Monday, 19 December 2011

khapra and phthisis

This is a khapra beetle.

The name is from Hindi खप्रा khaprā "destroyer" from खपना khapanā "to destroy". This is cognate with Sanskrit क्षापयति kṣāpayati, the causative of kṣiyate "to destroy". This is from Proto-Indo-European *dhgʷhi-yo-, the zero-grade suffixed form of *dhgʷhei- "to perish, destroy".

The zero-grade suffixed form *dhgʷhi-n-wo- became Greek φθίνειν "to decay" and φθίσις "wasting, consumption", borrowed as phthisis, an older word for tuberculosis.

*dhgʷhei- is found in the famous phrase *k̂leu̯os n̥dhgʷhitom, which some claim is an example of a reconstructed PIE phrase.

Monday, 21 November 2011

ciao and slave

Who knew that Italian ciao was a variation of schiavo "(I am your) servant" from medieval Latin sclavus "slave".

slave was borrowed from Old French esclave, which is related to the Latin sclavus. The Latin word was borrowed into English as Slav.

Further etymology of sclavus is uncertain. In my previous post I write that Slav and slave seem to be derived from Proto-Slavic *slovo "word" or *slava "fame, glory" but I think I was wrong. The OED says Old Slavic Slovēne is supposed to be derived from slovo, but is it really? The whole thing is a bit of a muddle.

Tuesday, 15 November 2011

etiquette and stigma

Proto-Indo-European *steig- "to stick" became Proto-Germanic *stikkēn "to be stuck" (AHD) and Old Low German stekan. This was borrowed into Old French as estiquer "to stick, fix", becoming estiquette then etiquet, borrowed into English as ticket. The French word was for ‘a little note, breuiate, bill, or ticket; especially such a one, as is stucke vp on the gate of a Court, signifying the seisure &c of an inheritance by order of iustice’ (Cotgrave).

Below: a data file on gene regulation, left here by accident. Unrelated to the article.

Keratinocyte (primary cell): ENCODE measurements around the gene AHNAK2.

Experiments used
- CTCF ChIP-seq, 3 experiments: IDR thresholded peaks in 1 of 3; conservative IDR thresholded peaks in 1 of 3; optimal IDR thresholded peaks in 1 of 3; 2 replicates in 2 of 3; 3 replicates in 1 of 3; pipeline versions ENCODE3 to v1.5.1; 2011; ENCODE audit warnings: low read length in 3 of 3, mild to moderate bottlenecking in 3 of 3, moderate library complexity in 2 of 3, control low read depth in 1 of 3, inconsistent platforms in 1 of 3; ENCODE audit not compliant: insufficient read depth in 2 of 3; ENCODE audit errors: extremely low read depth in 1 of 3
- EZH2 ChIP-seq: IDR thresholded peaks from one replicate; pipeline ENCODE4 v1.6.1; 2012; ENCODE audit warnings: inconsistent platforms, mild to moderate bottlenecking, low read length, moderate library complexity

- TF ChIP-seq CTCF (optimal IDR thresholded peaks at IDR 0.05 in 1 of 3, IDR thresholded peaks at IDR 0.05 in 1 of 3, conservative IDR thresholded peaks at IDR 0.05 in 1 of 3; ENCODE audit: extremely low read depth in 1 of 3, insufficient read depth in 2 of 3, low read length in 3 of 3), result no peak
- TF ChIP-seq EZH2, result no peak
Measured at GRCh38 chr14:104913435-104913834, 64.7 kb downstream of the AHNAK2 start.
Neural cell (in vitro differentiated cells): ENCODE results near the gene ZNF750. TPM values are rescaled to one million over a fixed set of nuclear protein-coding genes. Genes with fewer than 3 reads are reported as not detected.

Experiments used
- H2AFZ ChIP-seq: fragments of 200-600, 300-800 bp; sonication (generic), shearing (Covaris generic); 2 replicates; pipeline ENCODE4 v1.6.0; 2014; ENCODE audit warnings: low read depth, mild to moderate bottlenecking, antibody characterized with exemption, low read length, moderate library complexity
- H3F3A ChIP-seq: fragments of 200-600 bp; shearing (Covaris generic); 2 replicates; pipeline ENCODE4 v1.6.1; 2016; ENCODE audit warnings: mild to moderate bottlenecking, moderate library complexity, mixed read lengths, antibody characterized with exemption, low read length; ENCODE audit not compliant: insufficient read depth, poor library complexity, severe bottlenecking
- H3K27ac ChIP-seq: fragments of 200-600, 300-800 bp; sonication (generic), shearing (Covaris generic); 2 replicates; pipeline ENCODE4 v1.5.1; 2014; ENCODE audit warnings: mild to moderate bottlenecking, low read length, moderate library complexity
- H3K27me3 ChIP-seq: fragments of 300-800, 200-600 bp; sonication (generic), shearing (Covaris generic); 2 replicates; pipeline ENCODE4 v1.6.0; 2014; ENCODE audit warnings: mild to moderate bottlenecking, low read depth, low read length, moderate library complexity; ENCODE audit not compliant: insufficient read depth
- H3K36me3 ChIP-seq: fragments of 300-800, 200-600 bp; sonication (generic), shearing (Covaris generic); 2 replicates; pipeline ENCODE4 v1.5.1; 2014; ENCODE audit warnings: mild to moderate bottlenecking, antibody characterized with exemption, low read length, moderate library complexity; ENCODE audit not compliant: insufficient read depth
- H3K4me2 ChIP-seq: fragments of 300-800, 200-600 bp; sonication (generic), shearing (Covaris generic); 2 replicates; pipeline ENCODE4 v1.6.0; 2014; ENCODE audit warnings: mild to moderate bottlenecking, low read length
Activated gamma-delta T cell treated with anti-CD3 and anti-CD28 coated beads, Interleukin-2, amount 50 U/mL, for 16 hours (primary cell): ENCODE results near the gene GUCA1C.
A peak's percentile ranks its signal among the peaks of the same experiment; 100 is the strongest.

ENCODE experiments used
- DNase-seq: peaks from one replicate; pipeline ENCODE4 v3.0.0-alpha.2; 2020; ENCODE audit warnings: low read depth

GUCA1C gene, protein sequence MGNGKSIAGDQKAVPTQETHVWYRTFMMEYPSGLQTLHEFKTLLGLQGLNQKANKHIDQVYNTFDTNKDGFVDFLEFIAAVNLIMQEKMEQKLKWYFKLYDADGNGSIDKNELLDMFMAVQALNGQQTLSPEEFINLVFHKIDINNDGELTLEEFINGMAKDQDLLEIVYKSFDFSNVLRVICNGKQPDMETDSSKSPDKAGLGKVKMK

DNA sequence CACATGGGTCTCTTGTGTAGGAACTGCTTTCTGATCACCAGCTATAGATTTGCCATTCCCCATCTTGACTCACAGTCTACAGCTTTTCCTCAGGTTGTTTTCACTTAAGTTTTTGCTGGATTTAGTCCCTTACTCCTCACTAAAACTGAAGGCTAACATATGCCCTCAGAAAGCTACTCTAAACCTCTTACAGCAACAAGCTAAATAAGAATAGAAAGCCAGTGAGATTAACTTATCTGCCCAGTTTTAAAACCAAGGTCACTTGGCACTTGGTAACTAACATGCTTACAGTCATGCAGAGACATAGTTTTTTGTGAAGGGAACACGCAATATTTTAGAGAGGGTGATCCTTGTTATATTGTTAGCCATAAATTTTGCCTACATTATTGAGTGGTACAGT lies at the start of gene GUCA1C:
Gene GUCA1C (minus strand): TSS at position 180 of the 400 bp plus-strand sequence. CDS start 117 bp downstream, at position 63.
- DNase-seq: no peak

The same Old French estiquette is also the source of English etiquette, which was first used to mean "The prescribed ceremonial of a court; the formalities required by usage in diplomatic intercourse." The semantic shift from "ticket, label" to "prescribed routine" presents no difficulty, the OED tells us.

In Greek the suffixed from *stig-yo- became στίζω stizō "to prick, puncture", and στίγμα stigma "mark".

*steig- is also found in raita and possibly tiger.

Saturday, 8 October 2011

etymology at dawn

Friends have been raving about Sex at Dawn: the Prehistoric Origins of Modern Sexuality by Christopher Ryan and Cacilda Jethá, a book that questions widely held notions about the origins of human sexuality. I don't know much about anthropology, however at least one anthropologist has big problems with this book. But here on page 83, Ryan and Jethá talk about a subject I am familiar with:

Robert Farris Thompson, American's most prominent historian of African art, says that funky is derived from the Ki-Kongo lu-fuki, meaning "positive sweat" of the sort you get from dancing or having sex, but not working. One's mojo, which has to be "working" to attract a lover, is Ki-Kongo for "soul". Boogie comes from mbugi, meaning "devilishly good." And both jazz and jism likely derive from dinza, the Ki-Kongo word for "to ejaculate."

Have questions about etymology? Ask an art historian!

The fact is that the origin of all these words is unknown, except for funky, which is probably from French.